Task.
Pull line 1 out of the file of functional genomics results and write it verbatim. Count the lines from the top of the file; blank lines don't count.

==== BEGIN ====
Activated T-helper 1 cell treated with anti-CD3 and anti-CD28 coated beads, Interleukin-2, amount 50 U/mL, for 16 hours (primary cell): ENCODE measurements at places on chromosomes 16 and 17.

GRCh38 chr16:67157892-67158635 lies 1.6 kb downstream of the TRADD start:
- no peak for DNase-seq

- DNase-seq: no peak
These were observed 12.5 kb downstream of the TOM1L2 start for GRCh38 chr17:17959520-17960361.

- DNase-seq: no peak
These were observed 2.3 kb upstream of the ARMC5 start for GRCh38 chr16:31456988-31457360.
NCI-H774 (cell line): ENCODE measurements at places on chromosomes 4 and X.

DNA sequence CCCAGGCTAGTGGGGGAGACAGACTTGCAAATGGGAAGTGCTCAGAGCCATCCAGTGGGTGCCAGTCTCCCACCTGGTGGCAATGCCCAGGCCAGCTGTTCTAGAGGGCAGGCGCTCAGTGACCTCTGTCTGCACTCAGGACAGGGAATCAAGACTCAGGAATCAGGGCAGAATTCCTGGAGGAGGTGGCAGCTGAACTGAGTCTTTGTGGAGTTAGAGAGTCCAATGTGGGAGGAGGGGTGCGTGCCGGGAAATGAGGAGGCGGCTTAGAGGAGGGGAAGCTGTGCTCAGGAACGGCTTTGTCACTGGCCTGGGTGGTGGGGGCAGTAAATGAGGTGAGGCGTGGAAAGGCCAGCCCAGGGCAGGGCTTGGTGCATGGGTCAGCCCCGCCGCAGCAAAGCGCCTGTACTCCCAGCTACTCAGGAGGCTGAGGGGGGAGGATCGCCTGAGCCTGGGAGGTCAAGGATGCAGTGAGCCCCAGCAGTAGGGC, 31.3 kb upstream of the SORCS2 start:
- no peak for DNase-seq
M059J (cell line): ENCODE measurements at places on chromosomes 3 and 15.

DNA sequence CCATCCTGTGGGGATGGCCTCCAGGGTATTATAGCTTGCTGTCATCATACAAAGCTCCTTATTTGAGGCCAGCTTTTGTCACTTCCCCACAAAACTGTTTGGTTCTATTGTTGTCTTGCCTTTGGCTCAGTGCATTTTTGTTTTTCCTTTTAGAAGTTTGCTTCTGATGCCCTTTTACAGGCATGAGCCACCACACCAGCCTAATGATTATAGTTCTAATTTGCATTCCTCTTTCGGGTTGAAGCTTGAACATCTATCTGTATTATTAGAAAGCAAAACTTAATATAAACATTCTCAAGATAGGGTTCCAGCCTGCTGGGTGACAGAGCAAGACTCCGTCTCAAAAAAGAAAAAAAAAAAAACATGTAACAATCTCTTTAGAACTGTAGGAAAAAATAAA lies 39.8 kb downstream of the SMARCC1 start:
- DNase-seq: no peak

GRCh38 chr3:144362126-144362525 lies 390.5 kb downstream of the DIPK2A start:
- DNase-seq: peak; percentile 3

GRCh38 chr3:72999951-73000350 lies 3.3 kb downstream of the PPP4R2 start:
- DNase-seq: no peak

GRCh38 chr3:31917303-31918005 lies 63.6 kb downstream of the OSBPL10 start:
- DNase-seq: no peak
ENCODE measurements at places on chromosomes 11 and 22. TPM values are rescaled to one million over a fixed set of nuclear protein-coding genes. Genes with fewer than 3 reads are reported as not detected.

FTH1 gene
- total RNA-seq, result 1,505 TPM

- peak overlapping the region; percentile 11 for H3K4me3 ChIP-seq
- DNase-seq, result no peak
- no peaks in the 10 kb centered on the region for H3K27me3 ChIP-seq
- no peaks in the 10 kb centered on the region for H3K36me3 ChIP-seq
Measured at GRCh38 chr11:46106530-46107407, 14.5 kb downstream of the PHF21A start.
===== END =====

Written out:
Activated T-helper 1 cell treated with anti-CD3 and anti-CD28 coated beads, Interleukin-2, amount 50 U/mL, for 16 hours (primary cell): ENCODE measurements at places on chromosomes 16 and 17.